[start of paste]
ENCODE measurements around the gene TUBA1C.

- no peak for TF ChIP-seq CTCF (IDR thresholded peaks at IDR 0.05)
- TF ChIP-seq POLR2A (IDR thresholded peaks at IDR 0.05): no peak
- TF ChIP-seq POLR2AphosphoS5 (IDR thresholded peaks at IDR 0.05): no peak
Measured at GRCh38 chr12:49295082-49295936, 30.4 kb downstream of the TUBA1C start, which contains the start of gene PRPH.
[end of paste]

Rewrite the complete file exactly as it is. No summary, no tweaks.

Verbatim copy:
ENCODE measurements around the gene TUBA1C.

- no peak for TF ChIP-seq CTCF (IDR thresholded peaks at IDR 0.05)
- TF ChIP-seq POLR2A (IDR thresholded peaks at IDR 0.05): no peak
- TF ChIP-seq POLR2AphosphoS5 (IDR thresholded peaks at IDR 0.05): no peak
Measured at GRCh38 chr12:49295082-49295936, 30.4 kb downstream of the TUBA1C start, which contains the start of gene PRPH.